Beowulf and Grendel
The author of this paper first encountered Beowulf in 1989 while studying history and literature in England. Excerpts of the great Anglo-Saxon epic were read aloud to us in the original Old English as the class followed a parallel text of a modern translation. The instructor, a seasoned scholar steeped in the English literary tradition, recited the work in a deep, melodious tone, her flawless pronunciation conveying all the robustness and guttural resonance of the ancient language. I remember closing my eyes and imagining the scop of old, replete with hoary beard and gleaming eyes, moving from table to table, singing the verses of the legendary warrior to the noble thanes of the meadhall.
At the time, since the poem was only touched upon in passing (the primary focus of the course being an in-depth study of Shakespeare), my experience of Beowulf was that of an enigmatic, somewhat esoteric work, basically a rosetta stone; significant only as a transitional work, a milestone on the way to the more important works of Chaucer and, subsequently, the Upstart Crow himself.
Just recently, however, I had the opportunity of reading the much-celebrated epic for myself. And what a revelation: It was wonderful! It could have been the translation, or it might have been the basic substance of the work itself, but in any case I found myself devouring the poem, finishing it in one sitting.
In analyzing my fascination with Beowulf, I hit upon two specific areas of appeal: 1) The fundamental attraction of the archetypical super-hero and 2) the more contemporary trend in modern culture to attempt to recapture the experience of this particular era via popular fiction and film.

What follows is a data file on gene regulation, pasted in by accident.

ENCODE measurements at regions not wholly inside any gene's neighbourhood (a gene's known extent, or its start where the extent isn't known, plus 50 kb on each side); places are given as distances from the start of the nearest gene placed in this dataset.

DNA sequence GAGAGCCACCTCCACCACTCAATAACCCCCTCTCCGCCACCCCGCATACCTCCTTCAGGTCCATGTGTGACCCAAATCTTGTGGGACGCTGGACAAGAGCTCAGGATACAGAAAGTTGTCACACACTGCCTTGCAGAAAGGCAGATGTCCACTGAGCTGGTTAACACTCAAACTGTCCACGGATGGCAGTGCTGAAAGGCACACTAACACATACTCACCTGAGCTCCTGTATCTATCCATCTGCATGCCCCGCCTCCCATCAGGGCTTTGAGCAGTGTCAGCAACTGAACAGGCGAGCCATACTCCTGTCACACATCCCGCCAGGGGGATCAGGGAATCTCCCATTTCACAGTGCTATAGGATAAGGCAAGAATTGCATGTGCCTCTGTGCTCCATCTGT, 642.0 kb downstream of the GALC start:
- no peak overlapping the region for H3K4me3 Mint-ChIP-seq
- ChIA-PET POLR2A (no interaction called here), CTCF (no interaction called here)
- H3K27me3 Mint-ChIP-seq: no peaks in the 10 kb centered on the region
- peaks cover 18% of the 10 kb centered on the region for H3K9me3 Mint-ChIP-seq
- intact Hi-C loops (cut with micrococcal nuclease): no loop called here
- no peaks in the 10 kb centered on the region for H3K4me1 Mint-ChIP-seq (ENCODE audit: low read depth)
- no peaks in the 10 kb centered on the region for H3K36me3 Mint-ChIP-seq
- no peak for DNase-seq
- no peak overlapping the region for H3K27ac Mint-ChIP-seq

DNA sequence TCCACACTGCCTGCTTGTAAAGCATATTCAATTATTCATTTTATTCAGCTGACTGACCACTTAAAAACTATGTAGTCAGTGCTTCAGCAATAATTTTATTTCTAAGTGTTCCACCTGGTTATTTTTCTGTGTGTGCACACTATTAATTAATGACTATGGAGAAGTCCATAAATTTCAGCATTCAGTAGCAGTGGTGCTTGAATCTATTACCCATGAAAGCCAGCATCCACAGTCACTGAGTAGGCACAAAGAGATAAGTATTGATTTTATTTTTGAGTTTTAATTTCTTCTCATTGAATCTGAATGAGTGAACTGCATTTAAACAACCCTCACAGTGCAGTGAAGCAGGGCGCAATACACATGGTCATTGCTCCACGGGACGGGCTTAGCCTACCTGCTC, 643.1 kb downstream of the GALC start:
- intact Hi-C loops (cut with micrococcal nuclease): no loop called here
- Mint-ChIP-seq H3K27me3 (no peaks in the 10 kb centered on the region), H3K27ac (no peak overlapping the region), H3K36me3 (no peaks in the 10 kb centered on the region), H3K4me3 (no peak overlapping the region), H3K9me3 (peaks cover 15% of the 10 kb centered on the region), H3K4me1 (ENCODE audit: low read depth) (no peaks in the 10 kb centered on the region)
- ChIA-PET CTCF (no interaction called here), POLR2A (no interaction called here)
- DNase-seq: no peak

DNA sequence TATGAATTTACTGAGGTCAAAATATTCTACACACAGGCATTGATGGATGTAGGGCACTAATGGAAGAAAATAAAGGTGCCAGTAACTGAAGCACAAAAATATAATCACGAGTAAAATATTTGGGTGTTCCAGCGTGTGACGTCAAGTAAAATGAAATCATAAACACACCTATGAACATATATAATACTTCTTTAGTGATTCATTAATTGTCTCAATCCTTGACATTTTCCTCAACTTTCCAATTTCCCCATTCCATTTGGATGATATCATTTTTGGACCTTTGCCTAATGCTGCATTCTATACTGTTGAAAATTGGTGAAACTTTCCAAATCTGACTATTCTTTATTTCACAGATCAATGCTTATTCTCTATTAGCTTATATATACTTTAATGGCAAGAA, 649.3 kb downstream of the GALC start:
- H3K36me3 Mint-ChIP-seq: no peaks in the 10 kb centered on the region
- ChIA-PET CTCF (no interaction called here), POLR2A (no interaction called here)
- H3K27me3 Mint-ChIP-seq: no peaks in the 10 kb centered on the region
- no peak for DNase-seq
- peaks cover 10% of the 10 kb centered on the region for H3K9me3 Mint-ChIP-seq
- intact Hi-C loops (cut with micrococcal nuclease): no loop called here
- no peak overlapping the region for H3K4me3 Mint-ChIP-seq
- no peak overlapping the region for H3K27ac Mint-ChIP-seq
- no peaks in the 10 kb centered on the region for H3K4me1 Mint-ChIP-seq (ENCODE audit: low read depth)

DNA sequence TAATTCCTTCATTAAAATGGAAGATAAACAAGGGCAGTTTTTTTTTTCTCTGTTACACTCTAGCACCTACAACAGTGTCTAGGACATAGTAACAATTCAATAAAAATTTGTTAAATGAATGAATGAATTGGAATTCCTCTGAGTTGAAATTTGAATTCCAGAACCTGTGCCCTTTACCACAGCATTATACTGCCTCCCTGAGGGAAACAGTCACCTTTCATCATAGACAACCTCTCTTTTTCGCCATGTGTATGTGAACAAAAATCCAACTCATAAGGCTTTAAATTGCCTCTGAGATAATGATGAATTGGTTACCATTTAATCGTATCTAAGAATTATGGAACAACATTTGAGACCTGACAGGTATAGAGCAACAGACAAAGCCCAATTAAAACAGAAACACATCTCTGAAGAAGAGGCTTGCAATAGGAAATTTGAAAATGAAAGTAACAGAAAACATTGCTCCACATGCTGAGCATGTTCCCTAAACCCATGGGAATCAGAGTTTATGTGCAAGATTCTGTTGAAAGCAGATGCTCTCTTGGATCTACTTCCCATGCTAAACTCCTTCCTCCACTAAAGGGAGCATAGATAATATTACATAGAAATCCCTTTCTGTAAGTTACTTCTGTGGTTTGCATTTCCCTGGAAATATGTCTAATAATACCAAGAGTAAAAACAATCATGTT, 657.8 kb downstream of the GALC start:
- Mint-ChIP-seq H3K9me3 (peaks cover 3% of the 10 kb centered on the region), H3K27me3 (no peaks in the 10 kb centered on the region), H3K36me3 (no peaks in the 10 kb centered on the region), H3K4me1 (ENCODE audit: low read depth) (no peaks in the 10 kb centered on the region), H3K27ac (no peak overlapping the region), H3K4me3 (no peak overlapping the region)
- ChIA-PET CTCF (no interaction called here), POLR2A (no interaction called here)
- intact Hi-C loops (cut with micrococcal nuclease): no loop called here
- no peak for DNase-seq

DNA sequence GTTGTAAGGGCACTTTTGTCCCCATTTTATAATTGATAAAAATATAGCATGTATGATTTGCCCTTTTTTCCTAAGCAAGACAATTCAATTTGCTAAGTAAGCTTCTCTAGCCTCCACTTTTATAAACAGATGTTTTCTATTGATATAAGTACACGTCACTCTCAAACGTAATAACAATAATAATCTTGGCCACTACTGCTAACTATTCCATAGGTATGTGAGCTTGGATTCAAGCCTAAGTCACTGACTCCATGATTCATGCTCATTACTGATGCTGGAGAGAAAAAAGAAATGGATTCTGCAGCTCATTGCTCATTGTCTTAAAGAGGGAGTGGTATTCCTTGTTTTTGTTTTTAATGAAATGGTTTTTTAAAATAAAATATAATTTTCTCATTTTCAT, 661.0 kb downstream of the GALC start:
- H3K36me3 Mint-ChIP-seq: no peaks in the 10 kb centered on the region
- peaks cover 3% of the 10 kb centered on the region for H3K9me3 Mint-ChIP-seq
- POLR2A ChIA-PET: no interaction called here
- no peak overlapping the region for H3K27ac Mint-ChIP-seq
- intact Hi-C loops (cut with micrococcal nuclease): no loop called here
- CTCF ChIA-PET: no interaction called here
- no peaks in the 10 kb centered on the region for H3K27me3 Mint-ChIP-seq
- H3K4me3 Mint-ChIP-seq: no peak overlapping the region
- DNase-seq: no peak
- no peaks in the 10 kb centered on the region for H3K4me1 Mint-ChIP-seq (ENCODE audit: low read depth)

The ideal of the hero is a concept so completely integrated into the human psyche as to be virtually built-in. From Homer's Ulysses to Nietzsche's Ubermensch, we as a race of beings are fixated on the "doer," the individual (until recently the man) who makes things happen, who gets things done, preferably with a healthy dose of bravado and daring-do. This is most probably attributable to an innate sense of vulnerability in each of us, that unsettling little voice which whispers to us that, despite all our efforts, we have overlooked some crucial factor which will lead to our ultimate (and probably horrible) demise. The hero has no such insecurities: he is invincible!
It is interesting to note that not only has the hero figure continued to thrive in the collective human consciousness, but, in our own western culture, the Beowulf-prototype has come full circle: there is a whole genre of fantasy novels which center on one form or another of the Anglo-Saxon warrior tradition, as well as a veritable plethora of movies. Fleet upon fleet of ring-prowed ships sail ever-onward on the seas of our imagination, on quests of adventure and conquest. The mist-shrouded forests of countless kingdoms are yet overrun with the likes of Grendel, as well as a host of others, to be rended limb from limb by neo-Beowulfs. In the light of such mass-entertainment trends, it is curious that more people have not discovered the original, the story that started it all.
For years I have heard the name "Beowulf" uttered with a shudder and a sneer. What is it about this enjoyable read that so terrifies the average college student? Could it be the inevitable scholarly prerequisite status attached to it? Is the etymological significance, the historical importance of the work so intimidating that it convinces the reader that it is not actually...interesting? To those students who tremble at the mere mention of the name of the son of Ecgtheow, I offer John Gardner's Grendel. Here is a companion piece if ever there was one, a modern-day debunking of the Beowulf legend.